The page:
I photographed items around the house two days before the event. The first day, I photographed some products for a Photofocus article. I photographed dark objects, bright objects and more. And I photographed my wife. I used darker rooms, brighter rooms, photographed near a window or doorway and photographed outside.
The second day, I did all of the above, but wandered in and out of the house very quickly. I became quicker at adjusting or modifying my settings. I had developed muscle memory.
The day of the event
I arrived two hours early. I love arriving early. I love to walk around, look at where I would photograph, determine the light and take a few photos of décor details.
I spoke to the marketing director. She gave me some advice. “You’re not creating art. If the lighting isn’t perfect, it doesn’t matter. What matters is getting the photos of the people.”
I had already heard this advice. However, I must say, it was reassuring to hear this. This was probably especially true for me since almost all the photography I do is for creating art. She pulled me to photograph some prominent people several times. I made certain they were well-lit but took comfort in the fact that they didn’t need to be.
Fortunately, at gala fundraising events, most people want to have their picture taken to show they were there. They expect it. We as photographers can have fun, engage people, be friendly and act like we belong by being confident and dressing appropriately. This is what I did for the next 90 minutes.
In fact, several of us had quite a bit of fun. The CEO kept laughing and photobombing me for fun. Another guest invited me to sit at his table. If I had any more fun, I might have felt guilty for getting paid. And all of this also creates more intimate, fun and memorable images.
The day after
I had set the final images’ delivery time and method beforehand. All of this, the hours, the general approach to photography and much more need to be set with the client prior to the event.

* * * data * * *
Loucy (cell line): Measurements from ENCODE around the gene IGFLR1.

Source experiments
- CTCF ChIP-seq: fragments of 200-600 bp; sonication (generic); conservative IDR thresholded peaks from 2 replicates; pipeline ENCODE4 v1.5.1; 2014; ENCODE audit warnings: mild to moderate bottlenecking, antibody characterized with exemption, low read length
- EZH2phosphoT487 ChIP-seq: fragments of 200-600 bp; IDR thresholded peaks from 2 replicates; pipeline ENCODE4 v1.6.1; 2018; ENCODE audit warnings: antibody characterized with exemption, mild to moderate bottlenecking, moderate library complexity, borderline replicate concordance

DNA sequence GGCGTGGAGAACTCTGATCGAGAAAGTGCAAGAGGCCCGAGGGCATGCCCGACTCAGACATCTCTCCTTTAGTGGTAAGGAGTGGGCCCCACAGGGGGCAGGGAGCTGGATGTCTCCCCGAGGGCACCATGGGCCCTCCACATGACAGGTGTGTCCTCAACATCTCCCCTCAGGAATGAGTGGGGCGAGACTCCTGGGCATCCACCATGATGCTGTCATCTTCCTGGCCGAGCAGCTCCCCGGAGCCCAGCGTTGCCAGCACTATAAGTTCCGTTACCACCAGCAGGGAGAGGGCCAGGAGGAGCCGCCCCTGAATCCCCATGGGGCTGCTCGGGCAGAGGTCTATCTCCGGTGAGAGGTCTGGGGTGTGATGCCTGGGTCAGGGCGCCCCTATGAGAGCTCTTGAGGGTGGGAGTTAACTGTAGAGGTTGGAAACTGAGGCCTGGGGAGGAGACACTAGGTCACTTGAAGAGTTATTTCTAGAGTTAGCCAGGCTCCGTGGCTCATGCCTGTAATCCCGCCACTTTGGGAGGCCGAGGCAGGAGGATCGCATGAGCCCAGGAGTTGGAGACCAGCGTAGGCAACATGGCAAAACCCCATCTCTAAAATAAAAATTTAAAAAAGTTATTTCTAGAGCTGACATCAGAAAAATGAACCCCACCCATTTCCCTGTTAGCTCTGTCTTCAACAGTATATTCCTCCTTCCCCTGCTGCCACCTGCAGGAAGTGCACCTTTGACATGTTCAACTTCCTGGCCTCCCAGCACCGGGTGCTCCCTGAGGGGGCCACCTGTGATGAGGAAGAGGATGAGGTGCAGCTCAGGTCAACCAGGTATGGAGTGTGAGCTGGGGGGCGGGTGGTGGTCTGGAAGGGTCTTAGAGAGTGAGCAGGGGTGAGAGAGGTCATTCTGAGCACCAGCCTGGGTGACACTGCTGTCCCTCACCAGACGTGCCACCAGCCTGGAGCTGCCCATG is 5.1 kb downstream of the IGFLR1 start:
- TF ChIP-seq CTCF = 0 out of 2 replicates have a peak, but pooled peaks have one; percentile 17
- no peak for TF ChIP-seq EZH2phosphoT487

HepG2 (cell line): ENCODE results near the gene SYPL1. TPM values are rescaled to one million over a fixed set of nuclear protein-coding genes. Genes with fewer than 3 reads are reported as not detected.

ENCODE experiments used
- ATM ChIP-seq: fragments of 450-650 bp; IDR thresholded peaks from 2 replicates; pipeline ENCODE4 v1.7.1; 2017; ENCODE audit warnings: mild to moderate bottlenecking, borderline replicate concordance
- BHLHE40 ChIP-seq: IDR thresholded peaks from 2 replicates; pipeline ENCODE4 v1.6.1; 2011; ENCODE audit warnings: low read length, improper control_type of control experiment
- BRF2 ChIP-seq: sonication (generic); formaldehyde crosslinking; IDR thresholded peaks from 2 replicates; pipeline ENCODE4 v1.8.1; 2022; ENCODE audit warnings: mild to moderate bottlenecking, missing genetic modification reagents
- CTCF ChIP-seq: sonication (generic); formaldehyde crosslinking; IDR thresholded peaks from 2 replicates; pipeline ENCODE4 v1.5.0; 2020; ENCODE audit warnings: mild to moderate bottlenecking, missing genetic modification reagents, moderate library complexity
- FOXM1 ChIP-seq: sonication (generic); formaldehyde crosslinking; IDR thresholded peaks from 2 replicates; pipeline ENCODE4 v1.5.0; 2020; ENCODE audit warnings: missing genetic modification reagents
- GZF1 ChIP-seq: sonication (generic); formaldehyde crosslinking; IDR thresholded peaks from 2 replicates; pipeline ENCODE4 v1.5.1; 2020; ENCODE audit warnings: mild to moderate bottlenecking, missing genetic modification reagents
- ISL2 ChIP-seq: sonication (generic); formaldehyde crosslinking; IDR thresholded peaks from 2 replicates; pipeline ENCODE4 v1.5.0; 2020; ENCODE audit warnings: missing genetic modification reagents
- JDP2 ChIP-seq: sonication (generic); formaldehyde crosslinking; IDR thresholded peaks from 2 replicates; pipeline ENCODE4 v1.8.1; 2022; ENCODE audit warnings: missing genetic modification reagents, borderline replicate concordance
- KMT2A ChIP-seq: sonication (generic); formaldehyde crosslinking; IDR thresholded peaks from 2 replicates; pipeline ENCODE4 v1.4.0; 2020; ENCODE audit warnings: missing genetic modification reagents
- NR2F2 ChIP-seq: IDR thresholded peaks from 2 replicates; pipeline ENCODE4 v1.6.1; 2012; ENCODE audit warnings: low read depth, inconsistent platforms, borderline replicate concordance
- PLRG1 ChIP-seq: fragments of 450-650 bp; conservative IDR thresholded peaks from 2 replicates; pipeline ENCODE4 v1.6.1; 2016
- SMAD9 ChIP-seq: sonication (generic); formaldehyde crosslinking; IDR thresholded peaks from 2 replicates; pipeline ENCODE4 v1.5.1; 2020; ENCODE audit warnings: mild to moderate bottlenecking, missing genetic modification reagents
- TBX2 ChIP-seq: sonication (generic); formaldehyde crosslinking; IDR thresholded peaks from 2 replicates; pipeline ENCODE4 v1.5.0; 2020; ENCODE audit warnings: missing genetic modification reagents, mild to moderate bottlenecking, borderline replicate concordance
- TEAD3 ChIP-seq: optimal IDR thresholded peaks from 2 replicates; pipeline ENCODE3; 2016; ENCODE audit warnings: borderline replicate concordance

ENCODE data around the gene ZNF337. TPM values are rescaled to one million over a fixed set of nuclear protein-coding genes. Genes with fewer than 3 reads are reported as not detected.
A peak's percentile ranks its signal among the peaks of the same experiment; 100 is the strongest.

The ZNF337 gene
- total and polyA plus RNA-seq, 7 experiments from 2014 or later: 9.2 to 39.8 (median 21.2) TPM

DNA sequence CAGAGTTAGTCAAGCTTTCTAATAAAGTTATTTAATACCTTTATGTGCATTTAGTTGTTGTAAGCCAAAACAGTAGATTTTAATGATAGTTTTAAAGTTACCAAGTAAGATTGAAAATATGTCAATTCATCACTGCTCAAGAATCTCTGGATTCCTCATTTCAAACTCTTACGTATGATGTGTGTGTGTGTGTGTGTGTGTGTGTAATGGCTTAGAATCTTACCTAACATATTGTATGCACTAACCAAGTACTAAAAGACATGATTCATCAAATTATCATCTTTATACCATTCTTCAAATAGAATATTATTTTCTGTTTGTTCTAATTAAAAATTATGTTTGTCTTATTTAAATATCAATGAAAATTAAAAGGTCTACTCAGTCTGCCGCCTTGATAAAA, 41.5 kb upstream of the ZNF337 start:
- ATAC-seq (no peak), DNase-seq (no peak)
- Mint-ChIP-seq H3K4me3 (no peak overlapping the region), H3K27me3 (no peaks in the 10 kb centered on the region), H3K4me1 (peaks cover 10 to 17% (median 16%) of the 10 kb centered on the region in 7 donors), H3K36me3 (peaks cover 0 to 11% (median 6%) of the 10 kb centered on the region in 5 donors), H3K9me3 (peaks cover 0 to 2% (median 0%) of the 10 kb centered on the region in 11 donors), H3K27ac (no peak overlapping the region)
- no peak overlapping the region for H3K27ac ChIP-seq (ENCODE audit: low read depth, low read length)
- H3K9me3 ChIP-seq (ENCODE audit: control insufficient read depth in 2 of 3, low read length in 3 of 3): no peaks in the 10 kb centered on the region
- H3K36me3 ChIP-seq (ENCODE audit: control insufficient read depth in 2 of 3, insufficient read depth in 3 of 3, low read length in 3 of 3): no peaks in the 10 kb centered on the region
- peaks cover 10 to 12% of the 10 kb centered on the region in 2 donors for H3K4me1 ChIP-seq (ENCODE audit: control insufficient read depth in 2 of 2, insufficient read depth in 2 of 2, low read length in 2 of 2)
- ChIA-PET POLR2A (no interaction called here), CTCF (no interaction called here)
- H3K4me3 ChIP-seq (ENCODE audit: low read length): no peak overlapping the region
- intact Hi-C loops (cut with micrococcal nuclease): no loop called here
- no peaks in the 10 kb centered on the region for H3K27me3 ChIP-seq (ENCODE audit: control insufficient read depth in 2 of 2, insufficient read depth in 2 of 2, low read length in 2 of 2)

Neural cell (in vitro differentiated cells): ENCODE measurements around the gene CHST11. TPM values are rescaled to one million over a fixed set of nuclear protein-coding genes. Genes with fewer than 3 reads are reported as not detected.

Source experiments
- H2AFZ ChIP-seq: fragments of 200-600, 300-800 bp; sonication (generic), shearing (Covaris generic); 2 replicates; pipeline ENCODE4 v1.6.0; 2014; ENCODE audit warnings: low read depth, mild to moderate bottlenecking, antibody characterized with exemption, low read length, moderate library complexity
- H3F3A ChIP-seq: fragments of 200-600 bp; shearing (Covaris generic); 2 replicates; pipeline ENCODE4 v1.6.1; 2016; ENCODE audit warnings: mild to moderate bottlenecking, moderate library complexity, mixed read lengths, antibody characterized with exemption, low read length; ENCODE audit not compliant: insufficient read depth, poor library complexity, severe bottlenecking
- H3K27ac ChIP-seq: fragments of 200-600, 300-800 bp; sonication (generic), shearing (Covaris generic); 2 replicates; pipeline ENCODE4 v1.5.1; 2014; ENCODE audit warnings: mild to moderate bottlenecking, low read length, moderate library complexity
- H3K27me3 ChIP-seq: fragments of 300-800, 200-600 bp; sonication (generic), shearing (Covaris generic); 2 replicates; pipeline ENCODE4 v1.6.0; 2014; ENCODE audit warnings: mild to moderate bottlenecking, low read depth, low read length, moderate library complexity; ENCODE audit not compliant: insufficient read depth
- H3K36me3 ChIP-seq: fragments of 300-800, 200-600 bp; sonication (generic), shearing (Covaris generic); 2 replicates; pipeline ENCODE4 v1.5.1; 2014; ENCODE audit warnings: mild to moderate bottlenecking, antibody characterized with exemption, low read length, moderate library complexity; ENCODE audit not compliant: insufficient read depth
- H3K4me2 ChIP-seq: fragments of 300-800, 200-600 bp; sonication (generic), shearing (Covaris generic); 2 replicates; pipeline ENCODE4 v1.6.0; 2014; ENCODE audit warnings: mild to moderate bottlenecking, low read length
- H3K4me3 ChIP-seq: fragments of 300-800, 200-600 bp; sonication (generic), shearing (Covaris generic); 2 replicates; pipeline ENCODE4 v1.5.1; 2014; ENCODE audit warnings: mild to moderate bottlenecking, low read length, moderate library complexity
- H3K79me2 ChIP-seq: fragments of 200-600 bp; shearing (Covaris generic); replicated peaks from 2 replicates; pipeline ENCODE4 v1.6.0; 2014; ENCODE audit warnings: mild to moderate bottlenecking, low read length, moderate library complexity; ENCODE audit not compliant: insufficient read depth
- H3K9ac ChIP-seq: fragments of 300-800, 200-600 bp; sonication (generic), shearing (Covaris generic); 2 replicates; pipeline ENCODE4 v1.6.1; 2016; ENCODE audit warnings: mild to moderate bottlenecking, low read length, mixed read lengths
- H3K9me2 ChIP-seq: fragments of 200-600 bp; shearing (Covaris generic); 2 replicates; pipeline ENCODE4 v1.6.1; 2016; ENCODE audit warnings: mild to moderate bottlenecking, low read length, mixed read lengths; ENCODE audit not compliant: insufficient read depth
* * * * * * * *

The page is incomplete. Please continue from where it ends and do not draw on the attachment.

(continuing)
I prefer “under promising and over delivering.” The client and I had agreed on a time to deliver the photos. I delivered them 24 hours beforehand, completely finished and professionally processed.
How I processed the photos so quickly
I could have still delivered the photographs before the deadline using Adobe Lightroom Classic. However, I had read about Imagen in Photofocus. They describe themselves as being able to dramatically speed up workflow using “AI-powered batch photo editing desktop app for Adobe Lightroom Classic workflows” for both Mac and PC.
To my utter delight, this worked quite well. I submitted almost 100 photos. In the time I walked to the kitchen to get a drink and return, Imagen had finished editing. More importantly, the photos looked great. Although I would have felt more than comfortable delivering the photos edited by Imagen, I tweaked them a little more. I also cropped and straightened them. But Imagen saved me hours of editing (I wrote about my experiences here). The client was very happy with the quality of the photos and the quick turnaround time.
By the way, Imagen offers free editing on your first 1,000 photos (1,500 if you use this link).
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BOOKS AND PRINTS:
Head on over to the Ken Lee Photography website to purchase books or look at night photography and long exposure prints and more. My books are available there and Amazon, Barnes and Noble, Target, Booktopia, Books A Million, IBS, and Aladin. If you enjoy the book, please leave a nice review, thanks!
NIGHTAXIANS VIDEO YOUTUBE PODCAST:
Night photographers Tim Little, Mike Cooper and I all use Pentax gear. We discuss this, gear, adventures, light painting, lenses, night photography, creativity, and more in this ongoing YouTube podcast. Subscribe and watch to the Nightaxians today!
Behind the Shot video podcast – interview February 2020
A Photographer Captures Haunting Nighttime Images of Abandoned Buildings, Planes, and Cars in the American Southwest – Business Insider by Erin McDowell
A Photographer Explores Southern California’s Desert Ruins – Los Angeles Magazine article by Chris Nichols